An international group of experts has called for united global action on unproven and potentially dangerous stem cell therapies being offered through advertisements.
Writing in the journal Science Translational Medicine, the group of 15 from Belgium, Canada, Italy, Japan, the UK and the US, has called for coordinated global action to control the global industry of stem cell-based medical procedures and their advertising.
Currently only a few conditions can be successfully treated with stem cells, including blood cancers, some immune diseases, and severe burns, says their report.
"Despite this, unlicensed clinics advertise stem cell-based treatments directly to patients promising a cure for various ailments through the internet and social media."
They add that patients are vulnerable to these online marketing strategies due to the hyped media coverage of stem cell research and lack of international guidelines and conflicting national regulations on procedures.
The misleading direct-to-consumer marketing leads patients to forgo alternative validated therapies and resort to invalid stem cell-based procedures, which they say have led to deaths in Australia, Germany and Russia.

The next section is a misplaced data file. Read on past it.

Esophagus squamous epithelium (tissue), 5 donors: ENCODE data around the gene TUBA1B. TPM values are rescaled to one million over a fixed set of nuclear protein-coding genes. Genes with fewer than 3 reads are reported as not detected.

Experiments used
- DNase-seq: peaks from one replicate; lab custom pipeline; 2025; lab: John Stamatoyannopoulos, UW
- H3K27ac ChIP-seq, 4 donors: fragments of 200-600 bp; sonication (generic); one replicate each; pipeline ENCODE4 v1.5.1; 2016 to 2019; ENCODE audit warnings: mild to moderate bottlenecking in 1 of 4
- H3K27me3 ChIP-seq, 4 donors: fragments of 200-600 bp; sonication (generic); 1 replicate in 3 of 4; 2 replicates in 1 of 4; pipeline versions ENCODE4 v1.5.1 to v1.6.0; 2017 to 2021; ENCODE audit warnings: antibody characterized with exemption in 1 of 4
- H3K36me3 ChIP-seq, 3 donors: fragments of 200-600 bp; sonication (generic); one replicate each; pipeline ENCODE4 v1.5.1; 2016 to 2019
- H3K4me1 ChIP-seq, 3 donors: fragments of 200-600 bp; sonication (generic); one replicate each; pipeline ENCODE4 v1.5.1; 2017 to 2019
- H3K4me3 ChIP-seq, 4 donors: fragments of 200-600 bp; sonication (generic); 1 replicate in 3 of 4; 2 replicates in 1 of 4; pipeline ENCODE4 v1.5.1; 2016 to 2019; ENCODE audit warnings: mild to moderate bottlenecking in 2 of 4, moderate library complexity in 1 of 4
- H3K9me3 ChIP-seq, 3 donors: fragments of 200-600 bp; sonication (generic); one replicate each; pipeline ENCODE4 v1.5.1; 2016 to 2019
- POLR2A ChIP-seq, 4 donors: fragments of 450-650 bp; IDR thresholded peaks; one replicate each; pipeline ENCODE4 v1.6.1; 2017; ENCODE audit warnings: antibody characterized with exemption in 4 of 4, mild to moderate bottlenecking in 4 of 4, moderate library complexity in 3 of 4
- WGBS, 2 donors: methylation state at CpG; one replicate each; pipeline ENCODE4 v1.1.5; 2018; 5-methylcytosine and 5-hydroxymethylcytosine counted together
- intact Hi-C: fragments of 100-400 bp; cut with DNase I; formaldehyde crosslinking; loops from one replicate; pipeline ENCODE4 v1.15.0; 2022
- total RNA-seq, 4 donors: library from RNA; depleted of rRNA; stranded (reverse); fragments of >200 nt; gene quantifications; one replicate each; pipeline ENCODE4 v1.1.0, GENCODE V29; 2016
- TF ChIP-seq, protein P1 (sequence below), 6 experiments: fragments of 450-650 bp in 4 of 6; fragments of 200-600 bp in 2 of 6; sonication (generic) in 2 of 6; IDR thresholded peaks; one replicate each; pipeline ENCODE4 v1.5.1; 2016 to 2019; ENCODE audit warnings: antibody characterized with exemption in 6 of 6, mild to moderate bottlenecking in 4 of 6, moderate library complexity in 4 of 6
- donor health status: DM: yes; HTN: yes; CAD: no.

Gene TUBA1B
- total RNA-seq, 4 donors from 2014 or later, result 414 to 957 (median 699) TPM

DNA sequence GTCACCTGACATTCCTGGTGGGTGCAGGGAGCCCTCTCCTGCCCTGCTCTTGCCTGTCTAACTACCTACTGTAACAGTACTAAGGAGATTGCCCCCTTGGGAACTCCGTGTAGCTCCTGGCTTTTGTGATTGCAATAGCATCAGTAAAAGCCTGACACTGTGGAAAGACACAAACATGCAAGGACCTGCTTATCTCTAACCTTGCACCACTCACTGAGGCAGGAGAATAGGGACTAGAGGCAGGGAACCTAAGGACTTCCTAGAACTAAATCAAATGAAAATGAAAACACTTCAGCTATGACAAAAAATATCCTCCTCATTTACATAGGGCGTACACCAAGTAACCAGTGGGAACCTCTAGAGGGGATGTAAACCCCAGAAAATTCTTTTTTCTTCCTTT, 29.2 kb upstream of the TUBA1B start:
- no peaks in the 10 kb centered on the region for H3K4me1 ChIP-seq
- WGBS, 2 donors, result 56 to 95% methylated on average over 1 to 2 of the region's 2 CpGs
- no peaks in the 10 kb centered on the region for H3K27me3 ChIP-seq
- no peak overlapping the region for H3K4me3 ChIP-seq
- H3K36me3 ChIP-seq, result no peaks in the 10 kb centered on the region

The appeal by the expert group to ban advertising unproven stem cell therapies follows the deaths of two children at a clinic in Germany that exploited a legal loophole to offer untested treatments. The clinic has since been closed.
In addition to the potential harm to patients, the authors caution, "unfulfilled promises may bring regenerative medicine research and development into disrepute".
Their report calls for controls on advertising and international standards for the manufacture and testing of cell- and tissue-based therapies, similar to global drug quality standards set by the World Health Organisation.
"I am against advertisement of stem cell therapies," S.G. Ananda Rao, a pioneer in stem cell research and founder trustee of Society of Regenerative Medicine and Tissue Engineering in Mumbai, told this correspondent. "We have been combating this menace from 2004 onwards."
The group has also called for tighter regulation of stem cell tourism that takes gullible patients to the hundreds of medical centres around the world promising to offer treatment for a range of conditions, including multiple sclerosis and Parkinson's disease.
"Stem cell therapies hold a lot of promise but we need rigorous clinical trials and regulatory processes to determine whether a proposed treatment is safe, effective and better than existing treatments," the report cautions.
(K.S. Jayaraman is a senior writer on science. He can be contacted at firstname.lastname@example.org)
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